What are Palpitations?
Palpitations occur when the heart is not behaving normally; It can appear to, skip a beat, beat rapidly or irregularly or you may even feel a thud in your heart. Although palpitations are very common and often harmless, they can be frightening to the person who is usually unaware of his or her heartbeat.
The word palpitation comes from the Latin word palpitare meaning a gentle tap but in real life to the first-timer or old-timer, it may not be so gentle.
How does the Heart Work?
Palpitations can cause a considerable amount of doctor visits, so let’s first explore the heartbeat. The normal heartbeat works as follows:
The heart is made up of four chambers.
The two chambers on the top of the heart are called the Atria.
The two chambers on the bottom of the heart are called the Ventricles.
In its optimal state the two sides of the heartbeat in synchronicity, both Atria together and then the Ventricles together to pump the blood around the body.
This is called sinus rhythm and is the most efficient way for the heart to pump blood. The distinctive sound of the heart, ‘lub dub, lub dub’ is what most people think to be the sound of the heart beating, but it’s not. What you’re hearing is the sound of the valves closing in the chambers of the heart, like doors closing in a room. These valves allow blood to flow in one direction through the heart but prevent blood from flowing backwards, ie, preventing the blood from flowing back down a one-way street.
Imagine going to a concert with a friend and there are two lines of people waiting to get in. One line is for the people who got ground floor tickets and the other line is for the people who are on the balcony. Each line has two sets of turnstiles to pass through just like how the blood passes through the right atria and left atria then through the right and left ventricles at the same time. The turnstile that each pass through rotates at the same time and controls the flow of people into the venue. This is the first sound, ‘lub’. Now the people in the separate line shuffle forward a few steps to the next set of turnstiles to pass through the security, this rotates in sync and makes the noise, ‘dub’. All night long the people pass through turnstiles, ‘lub dub, lub dub’. These are the principles of the heart, really two separate pumps in one. Two separate blood supplies carrying separate and different tickets. Regardless of whether your blood is carrying a ticket for the lungs or a ticket for the rest of the body, it will have to pass through two different chambers and two sets of valves as it is propelled out of the heart and on to its destination.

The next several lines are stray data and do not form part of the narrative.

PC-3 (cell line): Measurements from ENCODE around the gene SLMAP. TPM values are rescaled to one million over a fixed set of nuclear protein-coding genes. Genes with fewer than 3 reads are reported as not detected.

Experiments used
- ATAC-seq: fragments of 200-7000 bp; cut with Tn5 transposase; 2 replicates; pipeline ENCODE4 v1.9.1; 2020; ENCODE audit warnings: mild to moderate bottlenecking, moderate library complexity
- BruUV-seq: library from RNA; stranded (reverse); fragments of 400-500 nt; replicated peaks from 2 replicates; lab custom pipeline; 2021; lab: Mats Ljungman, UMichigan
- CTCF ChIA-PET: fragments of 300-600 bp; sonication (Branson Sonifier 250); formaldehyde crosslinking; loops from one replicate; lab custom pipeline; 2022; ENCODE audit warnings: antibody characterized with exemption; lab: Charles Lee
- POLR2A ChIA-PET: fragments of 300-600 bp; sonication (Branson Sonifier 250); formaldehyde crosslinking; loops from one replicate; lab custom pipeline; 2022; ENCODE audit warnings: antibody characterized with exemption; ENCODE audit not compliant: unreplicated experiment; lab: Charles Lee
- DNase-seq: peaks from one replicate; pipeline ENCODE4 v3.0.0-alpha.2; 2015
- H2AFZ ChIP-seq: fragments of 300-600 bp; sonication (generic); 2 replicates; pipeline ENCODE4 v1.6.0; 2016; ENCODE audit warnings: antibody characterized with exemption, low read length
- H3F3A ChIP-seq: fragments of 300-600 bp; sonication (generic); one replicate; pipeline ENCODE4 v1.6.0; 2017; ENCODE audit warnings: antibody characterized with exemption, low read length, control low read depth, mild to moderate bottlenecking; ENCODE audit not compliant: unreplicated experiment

So to summarise deoxygenated blood passes into the right atria from the vena cava vein then onto the right ventricles to be pumped out into the lungs to collect oxygen meaning to become oxygenated. The blood then passes back into the left-hand atria of the heart to pass through the left ventricles and pumped out of the heart via the aorta, the major artery of the body to supply oxygen to cells around the body.